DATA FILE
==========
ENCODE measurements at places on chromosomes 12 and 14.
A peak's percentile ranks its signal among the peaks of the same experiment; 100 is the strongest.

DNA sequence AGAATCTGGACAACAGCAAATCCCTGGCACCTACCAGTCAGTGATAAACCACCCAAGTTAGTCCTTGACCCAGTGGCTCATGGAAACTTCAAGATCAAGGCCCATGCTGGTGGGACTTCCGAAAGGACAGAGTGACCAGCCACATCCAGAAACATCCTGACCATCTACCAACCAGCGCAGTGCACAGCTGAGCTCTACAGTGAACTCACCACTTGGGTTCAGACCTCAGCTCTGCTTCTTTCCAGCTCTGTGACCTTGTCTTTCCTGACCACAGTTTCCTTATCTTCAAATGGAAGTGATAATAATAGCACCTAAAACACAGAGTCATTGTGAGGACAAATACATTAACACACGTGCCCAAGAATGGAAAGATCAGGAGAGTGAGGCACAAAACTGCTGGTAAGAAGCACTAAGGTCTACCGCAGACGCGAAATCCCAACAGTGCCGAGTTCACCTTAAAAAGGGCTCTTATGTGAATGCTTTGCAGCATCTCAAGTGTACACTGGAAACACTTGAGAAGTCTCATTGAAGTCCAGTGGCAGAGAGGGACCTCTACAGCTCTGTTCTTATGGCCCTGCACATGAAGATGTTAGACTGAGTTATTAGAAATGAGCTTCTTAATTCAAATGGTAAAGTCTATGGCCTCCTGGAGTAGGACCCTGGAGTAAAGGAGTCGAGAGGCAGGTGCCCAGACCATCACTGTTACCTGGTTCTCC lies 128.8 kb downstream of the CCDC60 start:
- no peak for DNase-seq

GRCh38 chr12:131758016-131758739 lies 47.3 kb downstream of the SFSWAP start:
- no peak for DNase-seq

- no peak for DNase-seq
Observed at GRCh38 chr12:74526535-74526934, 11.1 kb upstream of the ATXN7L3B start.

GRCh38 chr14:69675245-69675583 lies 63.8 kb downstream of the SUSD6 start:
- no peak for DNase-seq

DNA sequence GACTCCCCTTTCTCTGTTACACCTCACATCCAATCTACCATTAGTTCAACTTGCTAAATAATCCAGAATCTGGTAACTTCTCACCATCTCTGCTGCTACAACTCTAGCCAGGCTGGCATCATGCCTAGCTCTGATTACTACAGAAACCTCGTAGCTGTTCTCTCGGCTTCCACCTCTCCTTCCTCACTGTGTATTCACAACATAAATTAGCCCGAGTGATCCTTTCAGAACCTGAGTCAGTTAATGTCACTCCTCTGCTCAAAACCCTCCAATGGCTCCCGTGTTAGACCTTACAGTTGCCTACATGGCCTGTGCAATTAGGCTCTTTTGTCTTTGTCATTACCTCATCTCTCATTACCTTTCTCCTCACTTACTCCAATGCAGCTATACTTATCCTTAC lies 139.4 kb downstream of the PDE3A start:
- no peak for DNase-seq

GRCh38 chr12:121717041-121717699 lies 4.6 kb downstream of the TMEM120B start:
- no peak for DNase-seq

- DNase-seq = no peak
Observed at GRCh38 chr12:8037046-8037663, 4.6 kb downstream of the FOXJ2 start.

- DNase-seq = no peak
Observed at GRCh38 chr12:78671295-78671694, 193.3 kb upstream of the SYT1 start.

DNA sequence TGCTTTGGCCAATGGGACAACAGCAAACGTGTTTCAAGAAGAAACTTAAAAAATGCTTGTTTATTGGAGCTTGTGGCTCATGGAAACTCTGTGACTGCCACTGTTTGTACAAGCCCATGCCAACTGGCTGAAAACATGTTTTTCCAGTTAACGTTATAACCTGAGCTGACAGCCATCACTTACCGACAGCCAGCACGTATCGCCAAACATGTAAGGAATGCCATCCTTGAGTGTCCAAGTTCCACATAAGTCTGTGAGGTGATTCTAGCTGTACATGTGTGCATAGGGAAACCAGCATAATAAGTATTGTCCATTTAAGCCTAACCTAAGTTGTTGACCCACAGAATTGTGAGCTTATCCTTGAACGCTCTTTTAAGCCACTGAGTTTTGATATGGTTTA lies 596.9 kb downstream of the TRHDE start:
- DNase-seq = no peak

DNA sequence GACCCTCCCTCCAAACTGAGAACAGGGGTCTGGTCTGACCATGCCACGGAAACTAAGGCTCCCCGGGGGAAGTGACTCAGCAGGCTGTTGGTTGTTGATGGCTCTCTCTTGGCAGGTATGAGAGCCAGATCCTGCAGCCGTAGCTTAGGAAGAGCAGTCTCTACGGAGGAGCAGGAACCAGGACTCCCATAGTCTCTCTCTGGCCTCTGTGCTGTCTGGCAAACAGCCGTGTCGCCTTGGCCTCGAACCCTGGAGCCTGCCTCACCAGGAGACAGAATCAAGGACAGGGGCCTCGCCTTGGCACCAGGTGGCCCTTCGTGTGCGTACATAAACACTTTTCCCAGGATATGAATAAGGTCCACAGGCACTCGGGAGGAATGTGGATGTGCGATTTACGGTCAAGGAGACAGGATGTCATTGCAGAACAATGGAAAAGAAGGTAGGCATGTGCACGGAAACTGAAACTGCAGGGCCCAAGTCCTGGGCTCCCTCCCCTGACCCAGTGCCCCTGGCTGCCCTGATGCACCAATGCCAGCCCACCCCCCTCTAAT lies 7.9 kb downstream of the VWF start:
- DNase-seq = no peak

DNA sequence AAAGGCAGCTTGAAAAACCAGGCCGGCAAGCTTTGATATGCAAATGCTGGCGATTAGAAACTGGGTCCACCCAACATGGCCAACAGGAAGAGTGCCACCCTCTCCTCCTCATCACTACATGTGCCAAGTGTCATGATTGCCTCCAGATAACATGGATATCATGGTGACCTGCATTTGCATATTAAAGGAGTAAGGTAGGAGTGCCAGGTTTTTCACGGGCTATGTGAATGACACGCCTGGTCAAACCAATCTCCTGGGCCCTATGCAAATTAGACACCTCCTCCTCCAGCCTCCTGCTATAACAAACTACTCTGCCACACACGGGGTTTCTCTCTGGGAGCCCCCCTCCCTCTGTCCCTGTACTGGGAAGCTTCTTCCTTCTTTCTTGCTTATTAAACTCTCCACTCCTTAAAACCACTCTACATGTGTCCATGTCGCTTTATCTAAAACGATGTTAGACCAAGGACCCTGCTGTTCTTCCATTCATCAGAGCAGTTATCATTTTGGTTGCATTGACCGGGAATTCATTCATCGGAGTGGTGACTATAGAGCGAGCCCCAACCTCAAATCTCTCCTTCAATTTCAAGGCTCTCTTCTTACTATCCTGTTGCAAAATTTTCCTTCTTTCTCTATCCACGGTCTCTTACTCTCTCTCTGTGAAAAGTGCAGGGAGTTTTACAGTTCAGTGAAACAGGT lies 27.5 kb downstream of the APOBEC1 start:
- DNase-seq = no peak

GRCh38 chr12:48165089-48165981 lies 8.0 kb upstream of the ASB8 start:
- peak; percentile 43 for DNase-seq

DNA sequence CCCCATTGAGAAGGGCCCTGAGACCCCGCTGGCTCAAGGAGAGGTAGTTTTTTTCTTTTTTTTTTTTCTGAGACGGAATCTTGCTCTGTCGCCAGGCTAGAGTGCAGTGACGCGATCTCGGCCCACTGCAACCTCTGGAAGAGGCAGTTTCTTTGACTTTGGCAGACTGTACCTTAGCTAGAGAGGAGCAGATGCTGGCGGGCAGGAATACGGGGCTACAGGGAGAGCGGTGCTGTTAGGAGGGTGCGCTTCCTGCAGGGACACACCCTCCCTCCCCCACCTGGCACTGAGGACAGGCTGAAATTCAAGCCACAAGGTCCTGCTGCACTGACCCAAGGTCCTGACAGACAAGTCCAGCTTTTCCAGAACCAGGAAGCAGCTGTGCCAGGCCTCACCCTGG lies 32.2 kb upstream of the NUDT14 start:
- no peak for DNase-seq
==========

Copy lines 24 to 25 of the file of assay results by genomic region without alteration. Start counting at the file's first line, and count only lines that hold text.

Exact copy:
- DNase-seq = no peak

GRCh38 chr12:48165089-48165981 lies 8.0 kb upstream of the ASB8 start: